Lacklustre Liverpool unlocked by Lorenzo Insigne's late strike
Chris Bascombe, at Stadio San Paolo Rob Bagchi, Live updates
3 October 2018 • 10:25pm
Liverpool’s front three brought tornados to the continent a year ago. In Naples they were sedated.
Carlo Ancelotti, described by Jurgen Klopp as ‘a smart fox’ prior to the Italians’ victory, lived up to his portrayal by proving the great pacifier of Mohamed Salah, Roberto Firmino and Sadio Mane. Liverpool’s feared trio spent more time chasing than combining. For the esteemed coach – once interviewed for the Anfield job when Klopp was preferred – this was a tactical triumph.
Perhaps more extraordinary than Napoli inflicting the first group game defeat of Klopp’s Anfield reign was Liverpool’s failure to have a shot on goal. Klopp admitted his team was unrecognisable.
“No attempt on target? I don’t remember when that happened last,” said Klopp.
For reference, in the Champions League it was February 2006.
“I am happy to credit Napoli, but we played a big part of that too," Klopp added. "We can play a lot better. Napoli made a good game, we didn’t. They deserved the three points.”
To the help and hindrance of Liverpool, Group C is specialising in last minute winners. After Firmino’s triumph against Paris St Germain, Lorenzo Insigne condemned Liverpool.
It was late coming but no surprise. Substitute Dries Mertens had twice gone close, including a header off the crossbar. Until the latter stages Liverpool were well protected at the back in an unattractive, scruffy game. Then Jose Callejon found space on the Liverpool left and his cross found Insigne to slide in and trigger 90th-minute firecrackers.
Ancelotti must take credit for gambling with a double substitution in the closing stages – a catalyst for a more open finale. Certainly the Italians’ need was greater having drawn their first game with Red Star Belgrade, but it felt like an occasion where the match followed a word-perfect managerial script – first nullifying the opponent and then striking.
Klopp sounded a tad bewildered by his side’s underperformance.
“The second half was not good enough. It is a bad sign when you have to say your goalkeeper is the best player,” Klopp admitted.
“I have to accept that a big part of the performance is my fault. I need a night to look at it, but it did not look how it should have looked.
“I am not shocked. Napoli played how they played and we did not help. You don’t want games like this but it has happened to me a few times. The boys wanted it but you need to do the right things in the right moment. It feels average to lose.”
It is certainly rare to see Liverpool so anaesthetised. The mild early season criticism is Liverpool have conceded flamboyance to evolve more solidity. Those fifteen-minute attacking blitzes so often leading to two or three goals have been conspicuously absent, the finest Liverpool displays offering impressively efficient rather than showy football.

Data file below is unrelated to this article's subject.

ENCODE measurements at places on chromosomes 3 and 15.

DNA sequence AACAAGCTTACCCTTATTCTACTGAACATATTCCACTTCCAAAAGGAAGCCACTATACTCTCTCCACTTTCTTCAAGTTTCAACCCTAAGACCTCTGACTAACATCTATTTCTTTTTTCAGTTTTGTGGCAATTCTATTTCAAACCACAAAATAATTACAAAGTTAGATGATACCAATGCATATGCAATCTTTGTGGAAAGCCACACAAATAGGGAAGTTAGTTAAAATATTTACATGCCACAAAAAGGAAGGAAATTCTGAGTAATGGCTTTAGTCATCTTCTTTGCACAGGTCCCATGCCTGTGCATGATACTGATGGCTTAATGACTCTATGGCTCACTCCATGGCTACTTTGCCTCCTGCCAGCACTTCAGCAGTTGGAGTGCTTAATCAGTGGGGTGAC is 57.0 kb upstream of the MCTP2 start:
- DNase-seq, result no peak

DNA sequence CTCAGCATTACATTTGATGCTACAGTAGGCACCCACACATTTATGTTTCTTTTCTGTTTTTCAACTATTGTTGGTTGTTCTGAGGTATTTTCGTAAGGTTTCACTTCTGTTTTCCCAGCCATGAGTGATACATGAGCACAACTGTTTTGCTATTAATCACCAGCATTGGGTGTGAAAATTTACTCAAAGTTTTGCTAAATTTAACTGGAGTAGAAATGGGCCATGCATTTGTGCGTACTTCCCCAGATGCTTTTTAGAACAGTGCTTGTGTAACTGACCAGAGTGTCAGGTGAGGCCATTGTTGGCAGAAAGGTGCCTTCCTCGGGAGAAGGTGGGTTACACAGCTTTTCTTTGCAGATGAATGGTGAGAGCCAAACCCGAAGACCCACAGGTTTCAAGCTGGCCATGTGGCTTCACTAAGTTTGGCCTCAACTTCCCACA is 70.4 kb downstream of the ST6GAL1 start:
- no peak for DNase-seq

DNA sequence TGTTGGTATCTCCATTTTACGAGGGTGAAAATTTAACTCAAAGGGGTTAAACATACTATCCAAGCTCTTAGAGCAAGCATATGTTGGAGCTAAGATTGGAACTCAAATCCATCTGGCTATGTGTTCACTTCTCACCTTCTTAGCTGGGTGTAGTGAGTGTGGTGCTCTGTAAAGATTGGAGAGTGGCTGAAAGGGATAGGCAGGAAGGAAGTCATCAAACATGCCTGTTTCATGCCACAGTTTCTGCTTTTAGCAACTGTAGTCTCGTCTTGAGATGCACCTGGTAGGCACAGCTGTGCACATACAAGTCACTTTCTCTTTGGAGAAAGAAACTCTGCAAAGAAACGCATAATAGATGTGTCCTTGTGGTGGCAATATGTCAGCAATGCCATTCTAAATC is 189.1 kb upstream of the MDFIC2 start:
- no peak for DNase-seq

Klopp is aware of that, even if his pre-match observation was about it only being a matter of time before ‘everything clicked’. His inclusion of Naby Keita for Jordan Henderson must have been intended to hasten that process, adding more midfield craft.
That never worked. After an inauspicious 16 minutes during which Keita gave the ball away often and almost gifted an opening goal to Insigne – the Napoli striker firing wide - the Guinea man had to be carried out the stadium and taken to a nearby hospital with what looked a worrying injury. Klopp confirmed it was a back issue, the seriousness of which to be determined. Liverpool fly home on Thursday.
Henderson, initially rested for Sunday’s visit of Manchester City, was summoned.
What followed was an inability to link Liverpool’s midfield and attack - although it must be said the pitch did not help.
There can be few renowned clubs with a stadium like that of Napoli. It feels like an ancient ruin more than sports arena – a venue where you might expect Tony Robinson and his ‘Time Team’ archaeologists. Such were the patches on the turf it looked like the diggers had been let loose as a cunning tactical ploy to prevent Liverpool combining with fluidity. So often the intended route of a pass was diverted beyond reach. In fairnes, it was not used as an excuse.
So developed an evening where the newly-formed reliability in defence was tested.
Alisson was the busier keeper throughout denying Arkadiusz Milik and Insigne. Alexander-Arnold’s last-ditch tackle also denied Ruiz a clear sight at Liverpool’s number one, while Gomez cleared a Mertens shot off the line.
Then Insigne struck. Ancelotti could take pride in not only appeasing Klopp’s attack, but penetrating a defence in which Van Dijk and Gomez had previously stood firm.
Now Liverpool are fighting to get out of the group, although the final game being at Anfield – against Napoli – means the odds remain in Klopp’s favour assuming enough points are collected between now and then.
Klopp's final words as he departed were, ‘See you all in Liverpool’.
After this less than salubrious welcome, his players will hope home comforts ensure the usual flares in The Kop on European nights are reacquainted with flair in the final third.
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